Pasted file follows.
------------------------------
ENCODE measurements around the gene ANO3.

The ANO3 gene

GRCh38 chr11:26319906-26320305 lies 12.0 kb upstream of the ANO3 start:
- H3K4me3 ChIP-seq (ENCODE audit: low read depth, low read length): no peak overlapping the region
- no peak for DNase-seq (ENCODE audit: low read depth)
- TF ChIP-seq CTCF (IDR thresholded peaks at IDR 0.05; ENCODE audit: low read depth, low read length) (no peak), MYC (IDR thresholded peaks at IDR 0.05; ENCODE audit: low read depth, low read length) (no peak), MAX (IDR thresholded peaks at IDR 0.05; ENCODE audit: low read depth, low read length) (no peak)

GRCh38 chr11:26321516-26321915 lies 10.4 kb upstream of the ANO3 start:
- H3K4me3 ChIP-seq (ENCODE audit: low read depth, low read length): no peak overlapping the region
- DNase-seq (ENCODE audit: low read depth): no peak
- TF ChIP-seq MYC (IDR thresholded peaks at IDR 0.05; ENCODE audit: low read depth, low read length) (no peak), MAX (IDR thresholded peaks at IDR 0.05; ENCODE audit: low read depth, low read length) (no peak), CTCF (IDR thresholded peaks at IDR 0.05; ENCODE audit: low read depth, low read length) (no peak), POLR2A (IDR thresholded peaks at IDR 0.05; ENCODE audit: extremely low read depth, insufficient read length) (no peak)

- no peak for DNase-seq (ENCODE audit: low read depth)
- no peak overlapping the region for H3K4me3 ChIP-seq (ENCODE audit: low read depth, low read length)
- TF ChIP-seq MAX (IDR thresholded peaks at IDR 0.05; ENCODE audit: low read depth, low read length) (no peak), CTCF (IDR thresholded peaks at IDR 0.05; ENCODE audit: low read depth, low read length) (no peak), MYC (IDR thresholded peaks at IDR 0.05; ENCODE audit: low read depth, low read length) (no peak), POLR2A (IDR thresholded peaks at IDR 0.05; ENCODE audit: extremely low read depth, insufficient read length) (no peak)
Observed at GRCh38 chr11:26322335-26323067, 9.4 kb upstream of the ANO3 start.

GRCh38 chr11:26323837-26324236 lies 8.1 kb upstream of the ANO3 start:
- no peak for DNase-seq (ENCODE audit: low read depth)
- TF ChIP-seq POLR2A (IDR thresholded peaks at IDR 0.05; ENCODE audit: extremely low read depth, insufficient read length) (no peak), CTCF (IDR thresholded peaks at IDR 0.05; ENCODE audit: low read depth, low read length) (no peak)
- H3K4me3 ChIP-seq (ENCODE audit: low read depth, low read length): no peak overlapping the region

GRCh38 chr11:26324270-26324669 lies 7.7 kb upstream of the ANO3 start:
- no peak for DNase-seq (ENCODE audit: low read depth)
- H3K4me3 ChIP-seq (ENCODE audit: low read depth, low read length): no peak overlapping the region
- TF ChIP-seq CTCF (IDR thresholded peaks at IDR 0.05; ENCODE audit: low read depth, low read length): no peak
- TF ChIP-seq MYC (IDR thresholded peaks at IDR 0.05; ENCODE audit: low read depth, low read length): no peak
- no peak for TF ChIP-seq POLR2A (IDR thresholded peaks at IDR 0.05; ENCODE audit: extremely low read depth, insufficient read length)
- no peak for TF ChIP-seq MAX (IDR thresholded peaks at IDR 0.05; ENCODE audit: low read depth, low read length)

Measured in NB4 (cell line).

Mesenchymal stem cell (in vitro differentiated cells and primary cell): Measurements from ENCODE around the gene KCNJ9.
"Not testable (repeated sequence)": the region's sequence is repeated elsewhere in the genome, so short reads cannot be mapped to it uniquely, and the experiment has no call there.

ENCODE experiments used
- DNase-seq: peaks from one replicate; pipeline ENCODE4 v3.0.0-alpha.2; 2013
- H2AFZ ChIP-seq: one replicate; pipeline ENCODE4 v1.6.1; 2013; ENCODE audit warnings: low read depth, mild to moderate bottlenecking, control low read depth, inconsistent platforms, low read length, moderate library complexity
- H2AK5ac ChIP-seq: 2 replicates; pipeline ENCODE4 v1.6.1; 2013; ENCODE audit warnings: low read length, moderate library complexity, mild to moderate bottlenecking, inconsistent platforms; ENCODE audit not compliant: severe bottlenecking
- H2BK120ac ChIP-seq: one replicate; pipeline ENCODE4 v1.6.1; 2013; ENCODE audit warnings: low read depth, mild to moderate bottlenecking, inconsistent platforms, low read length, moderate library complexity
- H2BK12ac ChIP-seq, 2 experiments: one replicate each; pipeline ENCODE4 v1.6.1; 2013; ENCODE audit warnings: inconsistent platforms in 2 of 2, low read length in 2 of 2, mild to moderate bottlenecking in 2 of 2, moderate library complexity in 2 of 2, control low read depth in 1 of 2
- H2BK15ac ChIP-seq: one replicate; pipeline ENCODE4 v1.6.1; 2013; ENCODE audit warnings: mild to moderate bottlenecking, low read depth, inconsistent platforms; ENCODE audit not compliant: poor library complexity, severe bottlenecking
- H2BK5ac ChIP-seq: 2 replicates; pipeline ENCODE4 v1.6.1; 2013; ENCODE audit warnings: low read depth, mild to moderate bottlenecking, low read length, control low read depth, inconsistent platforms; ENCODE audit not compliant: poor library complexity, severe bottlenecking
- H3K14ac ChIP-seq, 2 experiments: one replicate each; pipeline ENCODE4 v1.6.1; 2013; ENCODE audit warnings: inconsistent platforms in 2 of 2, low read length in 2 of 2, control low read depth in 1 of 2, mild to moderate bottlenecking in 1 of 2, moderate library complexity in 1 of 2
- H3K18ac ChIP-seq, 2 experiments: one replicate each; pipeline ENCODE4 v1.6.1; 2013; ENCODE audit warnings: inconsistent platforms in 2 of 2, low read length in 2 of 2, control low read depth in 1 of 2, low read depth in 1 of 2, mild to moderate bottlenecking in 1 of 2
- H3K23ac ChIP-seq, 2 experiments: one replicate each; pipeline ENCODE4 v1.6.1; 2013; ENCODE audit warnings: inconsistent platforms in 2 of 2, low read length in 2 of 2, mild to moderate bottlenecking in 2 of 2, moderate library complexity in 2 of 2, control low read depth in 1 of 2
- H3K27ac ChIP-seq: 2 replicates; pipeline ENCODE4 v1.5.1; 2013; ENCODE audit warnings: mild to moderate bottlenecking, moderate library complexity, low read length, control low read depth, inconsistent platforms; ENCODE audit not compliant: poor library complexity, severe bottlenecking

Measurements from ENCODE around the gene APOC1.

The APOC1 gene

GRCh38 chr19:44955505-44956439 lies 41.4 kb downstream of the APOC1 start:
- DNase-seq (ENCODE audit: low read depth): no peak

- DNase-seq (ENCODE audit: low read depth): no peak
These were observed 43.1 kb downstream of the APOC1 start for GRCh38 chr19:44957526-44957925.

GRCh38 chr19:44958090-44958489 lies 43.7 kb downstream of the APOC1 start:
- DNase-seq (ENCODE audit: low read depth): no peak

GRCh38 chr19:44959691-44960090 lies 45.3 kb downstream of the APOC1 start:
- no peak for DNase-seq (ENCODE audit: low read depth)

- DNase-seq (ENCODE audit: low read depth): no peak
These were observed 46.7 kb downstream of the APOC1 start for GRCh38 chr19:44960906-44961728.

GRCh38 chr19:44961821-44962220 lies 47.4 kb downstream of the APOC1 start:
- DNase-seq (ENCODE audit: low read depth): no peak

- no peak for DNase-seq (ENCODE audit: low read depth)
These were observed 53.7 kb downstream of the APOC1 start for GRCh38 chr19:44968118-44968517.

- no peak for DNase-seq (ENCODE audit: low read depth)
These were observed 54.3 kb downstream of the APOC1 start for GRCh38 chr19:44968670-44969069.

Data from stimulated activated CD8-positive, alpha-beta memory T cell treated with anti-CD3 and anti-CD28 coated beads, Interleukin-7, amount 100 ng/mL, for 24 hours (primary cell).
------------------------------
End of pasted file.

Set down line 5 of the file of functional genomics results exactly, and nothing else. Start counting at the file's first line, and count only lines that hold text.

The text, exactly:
- no peak for DNase-seq (ENCODE audit: low read depth)